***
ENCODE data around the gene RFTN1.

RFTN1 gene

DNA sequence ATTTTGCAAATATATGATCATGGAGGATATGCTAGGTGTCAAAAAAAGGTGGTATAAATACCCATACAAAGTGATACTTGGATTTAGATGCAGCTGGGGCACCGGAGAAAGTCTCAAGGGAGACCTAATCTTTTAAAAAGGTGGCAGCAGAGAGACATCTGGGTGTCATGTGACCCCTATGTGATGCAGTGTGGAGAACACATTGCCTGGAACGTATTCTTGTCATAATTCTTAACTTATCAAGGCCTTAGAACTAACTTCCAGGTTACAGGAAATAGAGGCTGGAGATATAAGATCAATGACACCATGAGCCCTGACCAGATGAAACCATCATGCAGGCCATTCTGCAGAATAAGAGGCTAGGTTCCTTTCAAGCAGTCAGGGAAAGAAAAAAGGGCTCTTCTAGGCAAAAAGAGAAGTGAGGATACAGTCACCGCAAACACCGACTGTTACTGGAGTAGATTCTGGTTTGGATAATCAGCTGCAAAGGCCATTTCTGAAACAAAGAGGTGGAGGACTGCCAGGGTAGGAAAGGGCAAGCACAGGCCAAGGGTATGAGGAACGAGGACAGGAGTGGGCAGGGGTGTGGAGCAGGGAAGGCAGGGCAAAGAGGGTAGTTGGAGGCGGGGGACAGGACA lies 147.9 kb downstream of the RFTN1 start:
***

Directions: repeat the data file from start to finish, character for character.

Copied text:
ENCODE data around the gene RFTN1.

RFTN1 gene

DNA sequence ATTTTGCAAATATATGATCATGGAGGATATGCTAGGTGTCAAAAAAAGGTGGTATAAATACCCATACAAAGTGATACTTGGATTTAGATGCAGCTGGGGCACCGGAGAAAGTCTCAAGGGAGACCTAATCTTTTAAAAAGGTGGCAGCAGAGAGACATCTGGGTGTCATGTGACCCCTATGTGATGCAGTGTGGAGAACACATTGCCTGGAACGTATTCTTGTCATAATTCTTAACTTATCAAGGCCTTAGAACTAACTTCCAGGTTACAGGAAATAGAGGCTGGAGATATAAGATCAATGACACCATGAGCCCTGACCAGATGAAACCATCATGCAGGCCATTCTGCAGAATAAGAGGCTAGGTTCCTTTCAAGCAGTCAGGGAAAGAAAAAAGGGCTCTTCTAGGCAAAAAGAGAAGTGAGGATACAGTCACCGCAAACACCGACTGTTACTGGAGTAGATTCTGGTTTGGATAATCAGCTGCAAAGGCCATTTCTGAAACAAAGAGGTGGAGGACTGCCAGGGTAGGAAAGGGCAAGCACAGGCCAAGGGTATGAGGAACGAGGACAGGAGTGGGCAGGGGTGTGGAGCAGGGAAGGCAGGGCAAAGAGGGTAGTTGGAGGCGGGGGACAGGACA lies 147.9 kb downstream of the RFTN1 start: